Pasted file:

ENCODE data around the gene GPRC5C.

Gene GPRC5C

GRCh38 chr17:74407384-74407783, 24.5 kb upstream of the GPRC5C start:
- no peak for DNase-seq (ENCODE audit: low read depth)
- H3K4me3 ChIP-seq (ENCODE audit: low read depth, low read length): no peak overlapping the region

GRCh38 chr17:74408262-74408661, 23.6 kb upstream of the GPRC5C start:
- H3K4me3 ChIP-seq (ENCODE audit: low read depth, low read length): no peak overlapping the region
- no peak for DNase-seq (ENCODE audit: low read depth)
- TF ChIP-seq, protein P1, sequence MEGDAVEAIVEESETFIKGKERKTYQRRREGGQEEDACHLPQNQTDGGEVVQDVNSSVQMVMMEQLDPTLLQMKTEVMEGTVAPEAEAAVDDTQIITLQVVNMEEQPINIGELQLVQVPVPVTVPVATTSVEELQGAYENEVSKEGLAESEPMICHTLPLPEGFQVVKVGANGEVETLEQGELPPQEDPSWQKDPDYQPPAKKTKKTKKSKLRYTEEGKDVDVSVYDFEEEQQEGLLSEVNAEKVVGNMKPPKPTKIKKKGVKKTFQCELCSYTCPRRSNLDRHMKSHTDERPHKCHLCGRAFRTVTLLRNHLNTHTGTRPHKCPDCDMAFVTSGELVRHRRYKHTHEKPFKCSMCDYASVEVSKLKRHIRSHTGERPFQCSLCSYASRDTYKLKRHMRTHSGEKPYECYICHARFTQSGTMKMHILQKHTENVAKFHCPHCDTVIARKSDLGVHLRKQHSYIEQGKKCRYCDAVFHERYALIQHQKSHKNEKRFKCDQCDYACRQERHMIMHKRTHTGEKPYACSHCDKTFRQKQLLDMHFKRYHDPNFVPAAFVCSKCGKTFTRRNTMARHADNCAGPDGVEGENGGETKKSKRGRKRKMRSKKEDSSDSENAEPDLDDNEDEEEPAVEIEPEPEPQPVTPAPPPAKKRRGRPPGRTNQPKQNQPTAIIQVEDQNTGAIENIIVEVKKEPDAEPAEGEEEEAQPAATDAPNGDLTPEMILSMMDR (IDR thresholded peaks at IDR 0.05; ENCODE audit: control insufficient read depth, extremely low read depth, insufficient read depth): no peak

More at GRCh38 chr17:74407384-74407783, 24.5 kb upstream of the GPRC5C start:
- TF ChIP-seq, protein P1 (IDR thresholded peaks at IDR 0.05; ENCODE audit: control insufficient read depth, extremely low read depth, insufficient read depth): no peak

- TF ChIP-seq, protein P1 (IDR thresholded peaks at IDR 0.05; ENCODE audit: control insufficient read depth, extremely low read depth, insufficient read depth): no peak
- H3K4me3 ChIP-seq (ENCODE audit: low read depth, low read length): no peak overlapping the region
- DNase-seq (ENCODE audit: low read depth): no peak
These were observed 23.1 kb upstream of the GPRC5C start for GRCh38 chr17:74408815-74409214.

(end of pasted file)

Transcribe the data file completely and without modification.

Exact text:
ENCODE data around the gene GPRC5C.

Gene GPRC5C

GRCh38 chr17:74407384-74407783, 24.5 kb upstream of the GPRC5C start:
- no peak for DNase-seq (ENCODE audit: low read depth)
- H3K4me3 ChIP-seq (ENCODE audit: low read depth, low read length): no peak overlapping the region

GRCh38 chr17:74408262-74408661, 23.6 kb upstream of the GPRC5C start:
- H3K4me3 ChIP-seq (ENCODE audit: low read depth, low read length): no peak overlapping the region
- no peak for DNase-seq (ENCODE audit: low read depth)
- TF ChIP-seq, protein P1, sequence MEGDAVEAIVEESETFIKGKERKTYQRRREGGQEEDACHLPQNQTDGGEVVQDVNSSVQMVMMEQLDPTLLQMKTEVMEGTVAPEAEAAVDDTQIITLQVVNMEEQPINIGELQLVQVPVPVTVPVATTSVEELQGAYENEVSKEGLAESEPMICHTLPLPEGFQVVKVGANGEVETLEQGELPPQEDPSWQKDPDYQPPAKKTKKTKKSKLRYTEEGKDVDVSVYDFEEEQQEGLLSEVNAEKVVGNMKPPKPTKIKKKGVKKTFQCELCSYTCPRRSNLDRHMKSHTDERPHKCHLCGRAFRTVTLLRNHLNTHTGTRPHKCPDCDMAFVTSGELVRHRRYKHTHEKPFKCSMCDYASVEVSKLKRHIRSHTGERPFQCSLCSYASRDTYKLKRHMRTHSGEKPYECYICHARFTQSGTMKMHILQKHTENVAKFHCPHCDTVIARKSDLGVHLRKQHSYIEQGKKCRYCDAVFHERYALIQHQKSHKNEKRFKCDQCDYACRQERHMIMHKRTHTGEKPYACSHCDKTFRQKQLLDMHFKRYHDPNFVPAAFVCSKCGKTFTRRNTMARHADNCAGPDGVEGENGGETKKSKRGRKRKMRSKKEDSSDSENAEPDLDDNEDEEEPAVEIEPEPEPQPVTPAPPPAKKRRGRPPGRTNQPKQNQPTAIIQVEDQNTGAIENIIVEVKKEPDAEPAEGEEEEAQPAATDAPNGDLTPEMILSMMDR (IDR thresholded peaks at IDR 0.05; ENCODE audit: control insufficient read depth, extremely low read depth, insufficient read depth): no peak

More at GRCh38 chr17:74407384-74407783, 24.5 kb upstream of the GPRC5C start:
- TF ChIP-seq, protein P1 (IDR thresholded peaks at IDR 0.05; ENCODE audit: control insufficient read depth, extremely low read depth, insufficient read depth): no peak

- TF ChIP-seq, protein P1 (IDR thresholded peaks at IDR 0.05; ENCODE audit: control insufficient read depth, extremely low read depth, insufficient read depth): no peak
- H3K4me3 ChIP-seq (ENCODE audit: low read depth, low read length): no peak overlapping the region
- DNase-seq (ENCODE audit: low read depth): no peak
These were observed 23.1 kb upstream of the GPRC5C start for GRCh38 chr17:74408815-74409214.